|Home | Issues | The Daily Star Home | Volume 5, Issue 67, Tuesday May 12, 2009|
Let's zero in on some of the eateries of the city that offers a delightful experience.
Samdado, the authentic Japanese restaurant, offers a delicious menu with an ambience that goes well with the flavour of Japanese cuisine. This place will provide you with a complete Sushi bar, Tatami room, Hibachi tables, and cocktails.
Other than the usual sushi, noodles, sashimi and tempura, a lot more can be found here. Sukiyaki is a traditional Japanese dish usually consisting of thinly sliced beef or a vegetarian version made only with firm tofu, slowly cooked or simmered in a shallow iron pot in a mixture of soy sauce, sugar, and mirin. Before being eaten, the ingredients are usually dipped in a small bowl of raw, beaten eggs.
Shabu-Shabu is related to sukiyaki in style, however, it is starkly different in taste; it is more savoury and less sweet than sukiyaki. Besides there are sushis of different styles to choose from like the sushi rolls and combination dinners with different toppings such as tuna, smoked salmon, tamago, mackerel, scallop, octopus, squid, eel, etc.
Japanese and Korean cuisines almost go together. Kimchi is of course the best-known Korean dish. It is vegetarian and highly seasoned with pepper, garlic etc. Served with every kind of Korean meals, it stimulates the appetite like pickles do.
Another common dish is the Kimbab, made of vegetables, beef and egg rolled in rice and seaweed. Bulgogi is generally called Korean barbecue marinated with soy sauce, garlic, sugar, sesame oil, and other seasonings, which is cooked over a fire. A similar dish is the Kalbi.
The most distinctive feature of Korean food is the spiciness. Maeuntang is a spicy, hot seafood soup that includes white fish, vegetables, soybean curd, red pepper powder. Twoenjang-guk is a fermented soybean paste soup with baby clams in its broth.
There are many other different kinds of soups such as Miyok-guk and Kimchi-cchigueto, to name a few. With more and more Korean residents in the country, a lot of Korean restaurants are gaining prominence. Sura, a Korean restaurant with a simple décor is widely identified for, marinated tender beef BBQ in a bona fide way. Other dishes include Eun Caodfish Jo Rim: braised codfish marinated in spicy seasoned soy sauce.
Talk about turmeric and many will think of Nasi kunyit, those lovely, sticky grains of glutinous rice tinged yellow, served with chicken curry! Satay House in Banani specialises in Satay, which consists of diced or sliced chicken, beef, mutton or fish; the more authentic version uses skewers from the midrib of the coconut leaf, although bamboo skewers are often used. These are grilled or barbecued over a wood or charcoal fire, then served with various spicy seasonings. Besides Malaysia, it is also a very popular dish in Indonesia, Singapore, Thailand, Vietnam and the Philippines.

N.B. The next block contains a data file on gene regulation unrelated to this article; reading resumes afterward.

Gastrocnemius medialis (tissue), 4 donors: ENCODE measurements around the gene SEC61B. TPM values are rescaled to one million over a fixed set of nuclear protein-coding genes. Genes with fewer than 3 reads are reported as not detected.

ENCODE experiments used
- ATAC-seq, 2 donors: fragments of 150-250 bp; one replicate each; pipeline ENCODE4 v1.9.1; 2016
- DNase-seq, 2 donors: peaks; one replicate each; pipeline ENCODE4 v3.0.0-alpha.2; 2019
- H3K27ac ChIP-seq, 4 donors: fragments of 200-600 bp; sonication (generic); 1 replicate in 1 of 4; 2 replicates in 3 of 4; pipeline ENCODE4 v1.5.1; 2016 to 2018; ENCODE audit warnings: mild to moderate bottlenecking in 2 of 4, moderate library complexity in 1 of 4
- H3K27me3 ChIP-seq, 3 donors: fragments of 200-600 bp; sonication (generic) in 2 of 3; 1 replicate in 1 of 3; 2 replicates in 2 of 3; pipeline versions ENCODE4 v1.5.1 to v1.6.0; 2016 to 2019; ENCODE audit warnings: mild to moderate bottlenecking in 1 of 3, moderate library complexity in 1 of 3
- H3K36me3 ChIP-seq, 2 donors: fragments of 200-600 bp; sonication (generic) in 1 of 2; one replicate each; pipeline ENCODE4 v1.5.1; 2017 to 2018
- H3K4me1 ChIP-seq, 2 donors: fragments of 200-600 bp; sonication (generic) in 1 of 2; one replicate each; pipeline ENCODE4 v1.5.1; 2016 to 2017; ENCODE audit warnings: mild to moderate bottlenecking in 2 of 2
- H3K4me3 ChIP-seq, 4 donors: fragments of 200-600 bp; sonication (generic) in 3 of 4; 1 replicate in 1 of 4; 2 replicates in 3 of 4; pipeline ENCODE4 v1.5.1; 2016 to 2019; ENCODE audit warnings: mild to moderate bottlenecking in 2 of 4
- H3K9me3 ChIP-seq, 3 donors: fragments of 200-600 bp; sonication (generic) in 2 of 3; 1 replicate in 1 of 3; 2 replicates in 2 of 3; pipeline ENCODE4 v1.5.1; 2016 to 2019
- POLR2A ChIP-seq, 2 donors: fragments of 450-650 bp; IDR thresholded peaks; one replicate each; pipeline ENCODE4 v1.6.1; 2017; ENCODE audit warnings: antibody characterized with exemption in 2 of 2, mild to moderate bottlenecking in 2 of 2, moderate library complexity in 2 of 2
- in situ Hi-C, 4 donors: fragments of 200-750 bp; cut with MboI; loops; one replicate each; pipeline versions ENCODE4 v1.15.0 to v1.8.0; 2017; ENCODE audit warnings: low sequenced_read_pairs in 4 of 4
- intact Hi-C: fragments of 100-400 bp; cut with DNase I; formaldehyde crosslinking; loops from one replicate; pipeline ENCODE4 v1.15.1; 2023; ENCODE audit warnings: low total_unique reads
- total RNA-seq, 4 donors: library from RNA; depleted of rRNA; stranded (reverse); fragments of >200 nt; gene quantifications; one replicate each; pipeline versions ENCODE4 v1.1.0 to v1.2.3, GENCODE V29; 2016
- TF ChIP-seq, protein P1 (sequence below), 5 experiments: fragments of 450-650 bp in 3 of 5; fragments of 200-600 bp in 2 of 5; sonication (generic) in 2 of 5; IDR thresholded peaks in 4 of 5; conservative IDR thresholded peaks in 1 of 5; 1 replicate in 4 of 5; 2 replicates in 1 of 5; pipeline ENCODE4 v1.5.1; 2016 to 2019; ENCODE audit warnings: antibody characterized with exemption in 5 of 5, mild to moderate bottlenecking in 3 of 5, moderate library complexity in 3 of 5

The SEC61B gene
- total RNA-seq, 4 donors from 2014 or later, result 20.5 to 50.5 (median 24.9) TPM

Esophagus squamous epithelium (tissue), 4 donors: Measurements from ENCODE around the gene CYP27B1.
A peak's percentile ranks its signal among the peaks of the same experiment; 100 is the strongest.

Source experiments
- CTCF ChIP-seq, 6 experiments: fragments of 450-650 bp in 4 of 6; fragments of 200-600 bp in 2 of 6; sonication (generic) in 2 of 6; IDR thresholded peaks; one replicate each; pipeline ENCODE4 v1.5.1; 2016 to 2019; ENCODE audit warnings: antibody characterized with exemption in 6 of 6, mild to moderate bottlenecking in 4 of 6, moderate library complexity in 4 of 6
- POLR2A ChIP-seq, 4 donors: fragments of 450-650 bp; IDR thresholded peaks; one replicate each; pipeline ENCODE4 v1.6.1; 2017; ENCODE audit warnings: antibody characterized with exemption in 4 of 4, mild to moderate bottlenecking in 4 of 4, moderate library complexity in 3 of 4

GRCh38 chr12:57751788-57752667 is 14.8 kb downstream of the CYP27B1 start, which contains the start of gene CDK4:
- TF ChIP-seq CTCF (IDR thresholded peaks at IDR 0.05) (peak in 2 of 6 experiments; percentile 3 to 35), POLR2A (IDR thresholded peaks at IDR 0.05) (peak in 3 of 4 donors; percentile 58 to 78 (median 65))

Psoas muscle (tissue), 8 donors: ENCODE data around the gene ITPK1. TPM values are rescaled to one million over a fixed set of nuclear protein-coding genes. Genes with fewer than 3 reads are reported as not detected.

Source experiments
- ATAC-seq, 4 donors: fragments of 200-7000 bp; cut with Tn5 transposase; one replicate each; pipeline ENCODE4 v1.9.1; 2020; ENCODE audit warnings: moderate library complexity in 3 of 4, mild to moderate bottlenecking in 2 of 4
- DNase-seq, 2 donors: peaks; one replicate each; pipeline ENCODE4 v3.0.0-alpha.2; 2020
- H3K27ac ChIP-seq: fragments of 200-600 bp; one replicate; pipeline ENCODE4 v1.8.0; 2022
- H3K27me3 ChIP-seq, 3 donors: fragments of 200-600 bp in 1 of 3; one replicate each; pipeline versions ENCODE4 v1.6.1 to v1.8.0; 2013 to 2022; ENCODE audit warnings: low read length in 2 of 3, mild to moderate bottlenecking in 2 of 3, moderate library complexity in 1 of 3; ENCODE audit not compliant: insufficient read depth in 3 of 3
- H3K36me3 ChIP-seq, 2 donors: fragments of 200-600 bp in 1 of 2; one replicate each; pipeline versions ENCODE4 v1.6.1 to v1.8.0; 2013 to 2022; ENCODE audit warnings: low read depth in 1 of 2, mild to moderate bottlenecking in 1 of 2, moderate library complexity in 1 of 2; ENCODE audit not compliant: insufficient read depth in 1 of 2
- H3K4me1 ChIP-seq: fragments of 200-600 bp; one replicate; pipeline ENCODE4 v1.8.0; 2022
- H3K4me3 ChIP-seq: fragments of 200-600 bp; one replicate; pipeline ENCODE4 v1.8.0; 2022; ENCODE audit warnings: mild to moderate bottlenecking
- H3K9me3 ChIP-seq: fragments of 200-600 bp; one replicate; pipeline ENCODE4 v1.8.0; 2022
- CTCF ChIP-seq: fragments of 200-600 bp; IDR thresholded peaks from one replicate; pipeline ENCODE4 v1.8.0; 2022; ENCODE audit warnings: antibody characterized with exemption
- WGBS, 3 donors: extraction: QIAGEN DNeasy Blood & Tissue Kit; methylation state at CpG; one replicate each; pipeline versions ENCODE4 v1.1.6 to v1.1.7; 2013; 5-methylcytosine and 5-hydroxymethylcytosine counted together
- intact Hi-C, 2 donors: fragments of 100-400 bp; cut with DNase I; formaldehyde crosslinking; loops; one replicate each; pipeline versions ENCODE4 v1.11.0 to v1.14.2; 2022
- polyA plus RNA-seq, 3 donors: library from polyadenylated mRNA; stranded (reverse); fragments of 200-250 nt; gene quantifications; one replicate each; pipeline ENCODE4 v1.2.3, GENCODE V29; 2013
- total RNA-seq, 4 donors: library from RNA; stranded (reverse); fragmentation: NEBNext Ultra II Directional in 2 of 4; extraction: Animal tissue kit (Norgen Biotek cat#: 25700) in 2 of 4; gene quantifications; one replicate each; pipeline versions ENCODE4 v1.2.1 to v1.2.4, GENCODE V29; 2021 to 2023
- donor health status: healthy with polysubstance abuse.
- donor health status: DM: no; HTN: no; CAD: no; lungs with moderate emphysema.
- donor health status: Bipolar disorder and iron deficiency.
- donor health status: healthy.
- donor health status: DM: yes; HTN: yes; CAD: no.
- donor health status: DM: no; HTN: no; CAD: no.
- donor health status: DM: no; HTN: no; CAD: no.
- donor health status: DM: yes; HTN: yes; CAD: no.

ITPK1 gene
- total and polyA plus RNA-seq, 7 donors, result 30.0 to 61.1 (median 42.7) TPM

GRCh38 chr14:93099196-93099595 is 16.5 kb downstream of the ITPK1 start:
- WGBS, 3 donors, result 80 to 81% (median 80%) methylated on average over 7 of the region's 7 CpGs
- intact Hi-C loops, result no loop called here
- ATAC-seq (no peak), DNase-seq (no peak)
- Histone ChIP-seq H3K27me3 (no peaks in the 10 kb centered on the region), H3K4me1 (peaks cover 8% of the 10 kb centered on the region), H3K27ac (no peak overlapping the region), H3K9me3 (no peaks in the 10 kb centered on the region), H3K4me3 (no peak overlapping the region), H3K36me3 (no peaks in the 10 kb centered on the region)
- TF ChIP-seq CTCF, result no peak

A close analogue in Japan is Yakitori. Satay is usually dished up with ketupat (rice cake) and fresh cucumber, pineapple and onion salad. Sweet, spicy peanut sauce accompanies this dish. Other popular dishes are Nasi lemak, rendang, roti canai, murtabak, laksa, chicken rice and fried noodles. Coconut milk is ubiquitous in Malaysian cuisine, conveying a delicious smoothness to curries and other dishes.
Famous for its lively, fresh flavours and artfully composed meals, Vietnamese food and cooking is the true 'light cuisine' of Asia. Abundant fresh herbs and greens, delicate soups and stir-fries, and well-seasoned grilled foods served on, or with, rice or noodles are the mainstays of the Vietnamese delicacies.
Le Saigon came up with an authentic line of Vietnamese cuisine, originally cooked by Vietnamese chefs. The cooking also reflects its Chinese and French influences and it has numerous regional differences.
The popular selling appetiser here is the Goi Cuon: rice paper rolls of vegetables, herbs, noodles and steamed prawns. From soups, Canh Tom Chua: a tangy South Vietnamese soup consisting of shrimps; Pho Ga and Pho Bo are also especially well-liked.
The other enticing items offered here are Com Nghe: flavoured yellow rice, Ca Bo Lo: whole fish stuffed with lemon grass, herbs and topped with shredded vegetables, Chicken escalope with cheese sauce, Bo Xao Dau Hao: stir fried beef in oyster sauce and Bo Nuong Sot Mat Ong: grilled beef smothered with honey. The Hanoian banana cake is the most wanted dessert item at the restaurant.
Apart from the food, the interior here is done very neatly with a huge bell carved out of rocks from Vietnam placed at the entrance, delightfully welcoming you!
So, get out of your regular chores and liven up your life by experimenting with what you eat. For once lets dine with the essence of Asia…Bon Appetit!
By Zion Ara Hamid
check it out
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